Is Paraquat on the Ropes?

24 June 2024 by
Seed Terminator, Kelly Ingram

Is Paraquat on the ropes?

Being on the ropes isn’t always bad. It worked for Muhammad Ali using the rope-a-dope technique against George Foreman in the ‘Rumble in the Jungle’ in 1974. Ali lay back on the ropes, keeping his head out of arms reach, while Foreman pounded his body. After 8 rounds of pounding, Foreman was exhausted, and Ali put him on the canvas.

If you haven’t seen the doco “When we were Kings”, make sure you check it out. Ali and Foreman travel to Africa for the rumble in the jungle. In the training in the lead up to the fight Foreman cuts his eye so they have to delay the fight for a couple of weeks. They fought in the middle of the night to line up with prime time TV in America, and it was the biggest TV audience in history (at the time) with an estimated 1 billion viewers.

But I digress….

Why would I say paraquat is on the ropes?

Well it isn’t, but there could be trouble ahead.

Issue number one is herbicide resistance. The resistance testing labs around the country have started to pick up a few paraquat resistant populations of ryegrass. What is even more concerning is that these populations are often also resistant to glyphosate.

Dr. Peter Boutsalis from Plant Science consulting says they have detected at least 20 glyphosate and paraquat resistant ryegrass populations in the southern states, and he has also confirmed paraquat resistance in fleabane.

Dr. Roberto Busi from UWA has found about six populations of ryegrass from Western Australia that is resistant to paraquat and glyphosate.

Most of these populations are from fencelines. Yes that’s right, we are destroying our best herbicides on the least productive part of the farm. We need a different approach here, and this is a topic for another day, but in short, it’s not a good idea to spray glyphosate alone on the fenceline.

You’ll kill that herbicide then, as some growers have already done, you’ll kill then next one on the shelf, paraquat. Then what?

Issue number two is that paraquat is up for review by the APVMA. It has already been banned in other countries due to its toxicity, and hopefully it doesn’t come to that in Australia, but there is some level of risk of this happening.

What do we do? Give in and say, “well they’ll probably ban it anyway so there’s no harm in abusing it now”.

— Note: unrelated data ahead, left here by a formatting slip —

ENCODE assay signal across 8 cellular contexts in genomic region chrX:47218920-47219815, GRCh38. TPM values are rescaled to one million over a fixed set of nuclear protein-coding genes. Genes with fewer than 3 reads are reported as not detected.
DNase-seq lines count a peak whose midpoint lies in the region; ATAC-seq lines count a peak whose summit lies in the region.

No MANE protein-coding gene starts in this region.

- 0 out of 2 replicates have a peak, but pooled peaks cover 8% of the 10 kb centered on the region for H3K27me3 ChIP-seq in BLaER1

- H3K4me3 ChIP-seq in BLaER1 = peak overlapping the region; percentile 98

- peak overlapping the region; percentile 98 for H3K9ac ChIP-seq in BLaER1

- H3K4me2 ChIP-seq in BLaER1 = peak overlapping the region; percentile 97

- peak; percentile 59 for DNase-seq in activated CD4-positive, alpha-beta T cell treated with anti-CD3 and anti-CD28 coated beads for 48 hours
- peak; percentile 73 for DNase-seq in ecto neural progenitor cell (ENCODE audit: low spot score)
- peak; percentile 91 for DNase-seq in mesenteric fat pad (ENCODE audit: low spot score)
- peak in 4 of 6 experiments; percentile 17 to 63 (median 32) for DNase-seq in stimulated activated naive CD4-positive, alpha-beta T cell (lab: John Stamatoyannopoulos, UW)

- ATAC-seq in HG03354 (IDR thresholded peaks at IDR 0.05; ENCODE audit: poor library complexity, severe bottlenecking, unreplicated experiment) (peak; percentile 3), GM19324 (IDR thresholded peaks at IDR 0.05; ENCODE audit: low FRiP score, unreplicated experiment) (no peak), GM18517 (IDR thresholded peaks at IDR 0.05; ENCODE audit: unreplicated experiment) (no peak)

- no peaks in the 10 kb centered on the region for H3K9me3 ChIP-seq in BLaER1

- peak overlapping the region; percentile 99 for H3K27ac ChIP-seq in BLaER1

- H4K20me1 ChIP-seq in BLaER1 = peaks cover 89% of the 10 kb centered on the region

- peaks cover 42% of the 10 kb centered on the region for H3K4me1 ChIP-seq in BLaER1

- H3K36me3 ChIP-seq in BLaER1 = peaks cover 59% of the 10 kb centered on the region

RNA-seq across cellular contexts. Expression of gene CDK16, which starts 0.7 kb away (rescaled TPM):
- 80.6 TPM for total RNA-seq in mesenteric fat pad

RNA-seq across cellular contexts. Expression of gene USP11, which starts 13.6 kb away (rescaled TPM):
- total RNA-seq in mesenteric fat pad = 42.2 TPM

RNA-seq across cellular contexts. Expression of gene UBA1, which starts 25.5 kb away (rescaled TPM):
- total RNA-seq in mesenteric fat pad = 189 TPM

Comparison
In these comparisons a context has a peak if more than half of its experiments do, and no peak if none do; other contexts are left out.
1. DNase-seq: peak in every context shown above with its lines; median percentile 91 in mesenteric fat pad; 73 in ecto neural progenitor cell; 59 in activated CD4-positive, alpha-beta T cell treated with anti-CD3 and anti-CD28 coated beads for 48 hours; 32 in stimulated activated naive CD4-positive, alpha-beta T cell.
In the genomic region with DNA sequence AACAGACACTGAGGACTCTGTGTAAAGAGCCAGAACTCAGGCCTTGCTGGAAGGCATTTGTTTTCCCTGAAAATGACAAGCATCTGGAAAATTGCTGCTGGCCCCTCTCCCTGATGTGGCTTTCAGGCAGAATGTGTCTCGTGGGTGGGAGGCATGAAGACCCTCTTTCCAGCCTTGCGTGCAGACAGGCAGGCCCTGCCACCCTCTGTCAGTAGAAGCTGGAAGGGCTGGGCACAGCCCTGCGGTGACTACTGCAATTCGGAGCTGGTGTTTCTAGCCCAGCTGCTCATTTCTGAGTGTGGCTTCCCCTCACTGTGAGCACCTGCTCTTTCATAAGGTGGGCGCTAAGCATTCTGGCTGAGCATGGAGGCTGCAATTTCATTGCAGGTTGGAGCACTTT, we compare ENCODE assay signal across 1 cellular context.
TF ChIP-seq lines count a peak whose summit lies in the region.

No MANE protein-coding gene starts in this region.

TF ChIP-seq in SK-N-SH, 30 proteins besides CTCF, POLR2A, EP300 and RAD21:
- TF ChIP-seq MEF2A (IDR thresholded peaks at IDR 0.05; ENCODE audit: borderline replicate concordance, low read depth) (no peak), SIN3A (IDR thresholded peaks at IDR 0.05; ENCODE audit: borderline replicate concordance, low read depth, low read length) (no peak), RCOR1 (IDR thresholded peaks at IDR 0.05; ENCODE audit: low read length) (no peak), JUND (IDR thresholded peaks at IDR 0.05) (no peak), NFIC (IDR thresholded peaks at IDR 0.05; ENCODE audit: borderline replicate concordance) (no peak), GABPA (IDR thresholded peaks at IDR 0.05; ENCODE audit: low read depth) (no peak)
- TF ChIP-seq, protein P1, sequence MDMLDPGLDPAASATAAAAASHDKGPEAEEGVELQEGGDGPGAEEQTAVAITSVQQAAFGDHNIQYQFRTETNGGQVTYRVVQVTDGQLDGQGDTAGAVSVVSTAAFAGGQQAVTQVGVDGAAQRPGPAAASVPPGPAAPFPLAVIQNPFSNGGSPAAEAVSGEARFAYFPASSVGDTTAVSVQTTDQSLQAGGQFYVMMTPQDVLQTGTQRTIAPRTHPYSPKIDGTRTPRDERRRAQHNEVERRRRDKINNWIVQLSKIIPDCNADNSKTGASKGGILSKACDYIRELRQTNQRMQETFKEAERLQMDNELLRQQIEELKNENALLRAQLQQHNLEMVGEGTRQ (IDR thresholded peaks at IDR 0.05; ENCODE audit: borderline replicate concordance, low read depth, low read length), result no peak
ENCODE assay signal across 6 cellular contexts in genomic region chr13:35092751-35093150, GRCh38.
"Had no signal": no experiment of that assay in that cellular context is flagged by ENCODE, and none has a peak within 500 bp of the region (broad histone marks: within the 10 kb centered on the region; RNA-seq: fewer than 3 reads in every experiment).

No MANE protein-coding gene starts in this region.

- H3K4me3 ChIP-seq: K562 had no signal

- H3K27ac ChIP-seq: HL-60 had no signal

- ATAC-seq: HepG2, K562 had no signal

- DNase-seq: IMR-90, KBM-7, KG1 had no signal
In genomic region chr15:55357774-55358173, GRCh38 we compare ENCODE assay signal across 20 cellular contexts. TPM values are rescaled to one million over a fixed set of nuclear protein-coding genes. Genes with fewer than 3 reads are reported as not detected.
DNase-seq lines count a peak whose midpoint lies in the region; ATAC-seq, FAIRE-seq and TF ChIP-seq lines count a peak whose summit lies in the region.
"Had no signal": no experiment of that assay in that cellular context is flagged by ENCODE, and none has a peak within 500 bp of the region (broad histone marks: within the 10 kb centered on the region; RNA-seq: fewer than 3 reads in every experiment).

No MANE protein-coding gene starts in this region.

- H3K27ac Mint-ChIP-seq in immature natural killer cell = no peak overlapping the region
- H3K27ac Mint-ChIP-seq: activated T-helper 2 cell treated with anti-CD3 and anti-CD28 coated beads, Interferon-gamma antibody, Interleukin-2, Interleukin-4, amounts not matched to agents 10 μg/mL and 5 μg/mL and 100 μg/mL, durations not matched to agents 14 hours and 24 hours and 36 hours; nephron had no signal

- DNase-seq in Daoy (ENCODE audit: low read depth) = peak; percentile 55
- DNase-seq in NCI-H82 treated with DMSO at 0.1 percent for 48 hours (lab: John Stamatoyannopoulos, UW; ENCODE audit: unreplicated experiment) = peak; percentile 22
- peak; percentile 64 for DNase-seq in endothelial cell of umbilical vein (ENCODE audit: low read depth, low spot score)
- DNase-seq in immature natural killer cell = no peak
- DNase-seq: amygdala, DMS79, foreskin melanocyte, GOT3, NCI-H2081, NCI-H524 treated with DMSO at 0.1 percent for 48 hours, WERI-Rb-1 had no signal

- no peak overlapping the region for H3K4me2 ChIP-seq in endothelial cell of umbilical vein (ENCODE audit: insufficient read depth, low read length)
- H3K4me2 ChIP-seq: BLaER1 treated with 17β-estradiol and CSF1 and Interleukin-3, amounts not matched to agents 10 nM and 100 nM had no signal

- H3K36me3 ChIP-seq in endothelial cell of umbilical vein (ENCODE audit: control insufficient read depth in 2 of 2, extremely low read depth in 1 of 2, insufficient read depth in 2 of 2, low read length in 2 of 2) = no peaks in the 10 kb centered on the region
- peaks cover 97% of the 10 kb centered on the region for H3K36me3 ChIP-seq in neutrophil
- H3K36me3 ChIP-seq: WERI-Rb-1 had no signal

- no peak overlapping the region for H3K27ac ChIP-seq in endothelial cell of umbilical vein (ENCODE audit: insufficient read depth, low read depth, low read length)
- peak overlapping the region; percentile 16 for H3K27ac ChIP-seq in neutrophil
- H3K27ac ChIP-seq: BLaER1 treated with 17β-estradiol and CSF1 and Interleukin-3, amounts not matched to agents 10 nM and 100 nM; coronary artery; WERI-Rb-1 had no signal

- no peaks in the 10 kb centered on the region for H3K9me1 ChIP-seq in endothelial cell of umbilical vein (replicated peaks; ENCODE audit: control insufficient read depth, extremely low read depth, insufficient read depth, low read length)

Or do we assume that paraquat won’t be banned, and it’s worth looking after as things will get really hard and expensive when we have glyphosate and paraquat resistant weeds?

I think the latter.

How to look after paraquat

Below is a list of everything I can think of

1. Don’t use glyphosate alone on fencelines and firebreaks. You’ll develop glyphosate resistance and then you’re reach for the paraquat. If you’ve been doing this for a while, it’s time to stop. You may need to invest in a better firebreak sprayer with some added safety for the dude behind the wheel.

2. Don’t just use the old school double knock of glyphosate followed by paraquat. Yes, continue to double knock, but do it new school. Add mixing partners to both the glyphosate and the paraquat. Pre-ems and knockdown spikes.

3. If you’re doing paraquat followed by paraquat, it’s probably because you already have glyphosate resistant ryegrass. You’ll need mixing partners with each shot of paraquat, and you’ll need to be vigilant. If you see any survivors, eradicate them.

4. Give Spray.Seed a run now and then. Paraquat + Diquat. Yes, it’s the same herbicide group, but there has been a bit of variation in the test results showing that sometimes Spray.Seed works better than paraquat alone on the resistant populations.

5. Glufosinate (Basta, Liberty, Biffo etc.) is the other knockdown herbicide. Unfortunately, it isn’t much chop on most of our weeds in the Australian climate (winter spraying), but it may be useful at high rates through a camera sprayer. We may also work out a mixing partner to get this product to work one day so watch this space. Having said that, we don’t want to go there. Glufosinate is a long way behind our current knockdowns.

6. Spray small weeds. Fencelines and firebreaks are typically sprayed when the weeds are huge, and you’ve run out of other jobs to do. This needs to change. We probably need to start spraying fencelines before the weeds even emerge with residual products. There’s a growing range of products with long residuals that can go on the fenceline. Once again, you’ll need a firebreak sprayer with good safety built in for the operator.

7. Use something mechanical on the firebreak. Slashing, cultivation, hay cutting etc..

8. Continue to belt your ryegrass seedbank into oblivion in the paddock with everything you have. Chemical and non-chemical. If you have a really low population, double knock plus spikes and pre-ems will continue to work for years. If you have a high population, and glyphosate/paraquat resistant ryegrass moves from your fence to the paddock, you’ll have your work cut out for you.

9. Cultivation. We don’t really want to go back to working up and working back before we seed. If it comes to it, we may need some form of cultivation at seeding one day. This is the last resort, let’s try everything else first.

10. I can’t think of a tenth thing, but I got so close to 10 I felt like I needed to put it down. If paraquat is on the ropes, let’s make it a rope-a-dope experience for the weeds. It worked for Ali, it can work for paraquat too.

The Terminator Agronomist

Proudly brought to you by Seed Terminator 

P.s. Ask the terminator a question by return email, and get a blunt answer next month.

P.p.s. Please note this advice is general in nature and not based on your specific circumstances.

Share this post
Tags
Archive